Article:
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Nat Commun. 2014 Jun 24;5:4151. doi: 10.1038/ncomms5151.

Gains to species diversity in organically farmed fields are not propagated at the farm level.

Author information

1
Agroscope, Institute for Sustainability Sciences, Reckenholzstrasse 191, 8046 Zurich, Switzerland.
2
1] Agroscope, Institute for Sustainability Sciences, Reckenholzstrasse 191, 8046 Zurich, Switzerland [2] Institute of Evolutionary Biology & Environmental Sciences, University of Zurich, 8057 Zurich, Switzerland.
3
University of Natural Resources & Life Sciences, Gregor Mendel Strasse 33, 1180 Vienna, Austria.
4
Institut National de Recherche en Génie Rural, Eaux et Forêts, Rue Hédi Karray, BP 10, Ariana 2080, Tunisie.
5
Institute of Environmental & Landscape Management, Szent Istvan University, Páter Károly u. 1, 2100 Gödöllö, Hungary.
6
Lendület Ecosystem Services Research Group, MTA Centre for Ecological Research, Alkotmány u. 2-4, 2163 Vácrátót, Hungary.
7
INRA, UMR 1201 Dynafor, Chemin de Borde-Rouge, 31326 Castanet-Tolosan, France.
8
Institute of Biological, Environmental and Rural Sciences, Aberystwyth University, Penglais Campus, Aberystwyth SY23 3DD, UK.
9
Norwegian Forest and Landscape Institute, PO Box 115, 1431 Ås, Norway.
10
1] Alterra, Wageningen UR, Droevendaalsesteeg 3, 6700 AA Wageningen, The Netherlands [2] Institut Méditerranéen de Biodiversité et d'Ecologie marine et continentale, Aix Marseille Université, CNRS, IRD, Avignon Université, Technopôle Arbois-Méditerranée, Bât. Villemin-BP 80, 13545 Aix-en-Provence, France.
11
1] Department of Biology, Padova University, via U. Bassi 58/b, 35121 Padova, Italy [2] Institut de Ciència i Tecnologia Ambientals, ICTA ICTA-ICP, Edifici Z Carrer de les columnes, Universitat Autònoma de Barcelona, 08193 Bellaterra (Cerdanyola del Vallès - Barcelona), Spain.
12
Forestry School, University of Extremadura, Av. Virgen del Puerto 2, 10600 Plasencia, Spain.
13
1] Institute of Evolutionary Biology & Environmental Sciences, University of Zurich, 8057 Zurich, Switzerland [2] Department of Plant Sciences, University of Oxford, Oxford OX1 3RB, UK.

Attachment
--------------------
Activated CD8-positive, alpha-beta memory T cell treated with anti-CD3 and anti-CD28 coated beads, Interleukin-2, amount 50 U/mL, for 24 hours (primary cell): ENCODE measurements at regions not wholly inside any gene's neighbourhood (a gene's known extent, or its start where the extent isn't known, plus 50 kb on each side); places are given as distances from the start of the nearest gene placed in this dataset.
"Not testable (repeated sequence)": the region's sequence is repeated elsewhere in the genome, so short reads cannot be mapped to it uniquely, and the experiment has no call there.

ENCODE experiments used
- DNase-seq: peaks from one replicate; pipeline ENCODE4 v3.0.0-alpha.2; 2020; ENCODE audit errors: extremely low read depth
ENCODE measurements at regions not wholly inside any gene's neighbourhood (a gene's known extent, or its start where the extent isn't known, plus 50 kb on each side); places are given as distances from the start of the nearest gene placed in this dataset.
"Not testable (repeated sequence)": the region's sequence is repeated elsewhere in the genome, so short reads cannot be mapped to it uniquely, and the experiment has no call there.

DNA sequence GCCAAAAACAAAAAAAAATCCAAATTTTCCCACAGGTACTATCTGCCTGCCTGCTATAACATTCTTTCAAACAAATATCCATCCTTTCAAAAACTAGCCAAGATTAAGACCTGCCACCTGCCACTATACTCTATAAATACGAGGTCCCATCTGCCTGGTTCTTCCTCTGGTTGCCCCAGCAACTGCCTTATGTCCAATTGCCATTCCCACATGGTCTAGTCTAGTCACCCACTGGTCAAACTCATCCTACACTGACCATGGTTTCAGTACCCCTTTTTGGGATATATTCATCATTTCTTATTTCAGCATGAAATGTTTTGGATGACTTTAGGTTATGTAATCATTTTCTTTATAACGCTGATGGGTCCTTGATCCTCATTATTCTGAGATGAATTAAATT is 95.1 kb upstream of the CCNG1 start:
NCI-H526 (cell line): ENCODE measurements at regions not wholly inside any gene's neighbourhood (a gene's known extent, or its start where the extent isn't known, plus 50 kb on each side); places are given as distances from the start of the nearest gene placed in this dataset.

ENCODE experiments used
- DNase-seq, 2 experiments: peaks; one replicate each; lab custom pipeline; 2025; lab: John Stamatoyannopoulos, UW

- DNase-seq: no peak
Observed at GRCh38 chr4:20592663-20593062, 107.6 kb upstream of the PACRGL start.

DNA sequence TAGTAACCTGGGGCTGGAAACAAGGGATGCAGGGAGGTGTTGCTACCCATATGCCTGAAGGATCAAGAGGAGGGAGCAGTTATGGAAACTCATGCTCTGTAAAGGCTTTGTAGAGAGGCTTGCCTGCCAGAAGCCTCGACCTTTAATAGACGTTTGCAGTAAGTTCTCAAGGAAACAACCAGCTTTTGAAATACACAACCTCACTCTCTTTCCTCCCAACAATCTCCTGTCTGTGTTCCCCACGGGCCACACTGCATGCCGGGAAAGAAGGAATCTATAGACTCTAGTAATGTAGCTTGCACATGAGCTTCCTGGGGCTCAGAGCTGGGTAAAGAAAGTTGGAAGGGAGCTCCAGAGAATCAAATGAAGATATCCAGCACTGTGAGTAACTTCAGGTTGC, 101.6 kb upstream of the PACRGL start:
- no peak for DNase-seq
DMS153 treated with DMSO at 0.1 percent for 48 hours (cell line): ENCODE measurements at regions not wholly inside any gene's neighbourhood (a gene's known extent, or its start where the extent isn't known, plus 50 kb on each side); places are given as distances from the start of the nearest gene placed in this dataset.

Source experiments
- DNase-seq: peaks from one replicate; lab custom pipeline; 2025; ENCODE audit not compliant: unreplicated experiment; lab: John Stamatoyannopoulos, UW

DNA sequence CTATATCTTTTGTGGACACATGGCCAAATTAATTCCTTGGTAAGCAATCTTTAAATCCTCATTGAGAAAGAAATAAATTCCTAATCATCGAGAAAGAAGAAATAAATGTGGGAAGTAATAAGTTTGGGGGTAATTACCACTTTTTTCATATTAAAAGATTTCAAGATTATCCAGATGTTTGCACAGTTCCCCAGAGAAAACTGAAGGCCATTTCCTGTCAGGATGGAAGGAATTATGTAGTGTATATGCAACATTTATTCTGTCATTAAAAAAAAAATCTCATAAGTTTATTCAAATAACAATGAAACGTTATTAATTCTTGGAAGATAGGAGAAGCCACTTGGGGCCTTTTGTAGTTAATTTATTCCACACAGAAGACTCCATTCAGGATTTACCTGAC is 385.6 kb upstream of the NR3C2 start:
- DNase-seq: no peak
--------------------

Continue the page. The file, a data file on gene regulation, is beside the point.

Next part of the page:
14
Alterra, Wageningen UR, Droevendaalsesteeg 3, 6700 AA Wageningen, The Netherlands.
15
Department of Soil Science, Makerere University, P.O. Box 7062, Kampala, Uganda.
16
Centre of Life and Food Science, Technical University of Munich, Alte Akademie 12, 85354 Freising, Germany.
17
Department of Biology, Padova University, via U. Bassi 58/b, 35121 Padova, Italy.
18
SOLAGRO, Initiatives and Innovations for Energy, Agriculture and Environment, 75 Voie du TOEC, 31076 Toulouse, France.
19
1] Toulouse University; ENSAT; UMR 1248 AGIR, 31326 Castanet-Tolosan, France [2] INRA, UMR 1248 AGIR, Chemin de Borde-Rouge, 31326 Castanet-Tolosan, France.

Abstract

Organic farming is promoted to reduce environmental impacts of agriculture, but surprisingly little is known about its effects at the farm level, the primary unit of decision making. Here we report the effects of organic farming on species diversity at the field, farm and regional levels by sampling plants, earthworms, spiders and bees in 1470 fields of 205 randomly selected organic and nonorganic farms in twelve European and African regions. Species richness is, on average, 10.5% higher in organic than nonorganic production fields, with highest gains in intensive arable fields (around +45%). Gains to species richness are partly caused by higher organism abundance and are common in plants and bees but intermittent in earthworms and spiders. Average gains are marginal +4.6% at the farm and +3.1% at the regional level, even in intensive arable regions. Additional, targeted measures are therefore needed to fulfil the commitment of organic farming to benefit farmland biodiversity.

PMID:
24958283
DOI:
10.1038/ncomms5151
[Indexed for MEDLINE]

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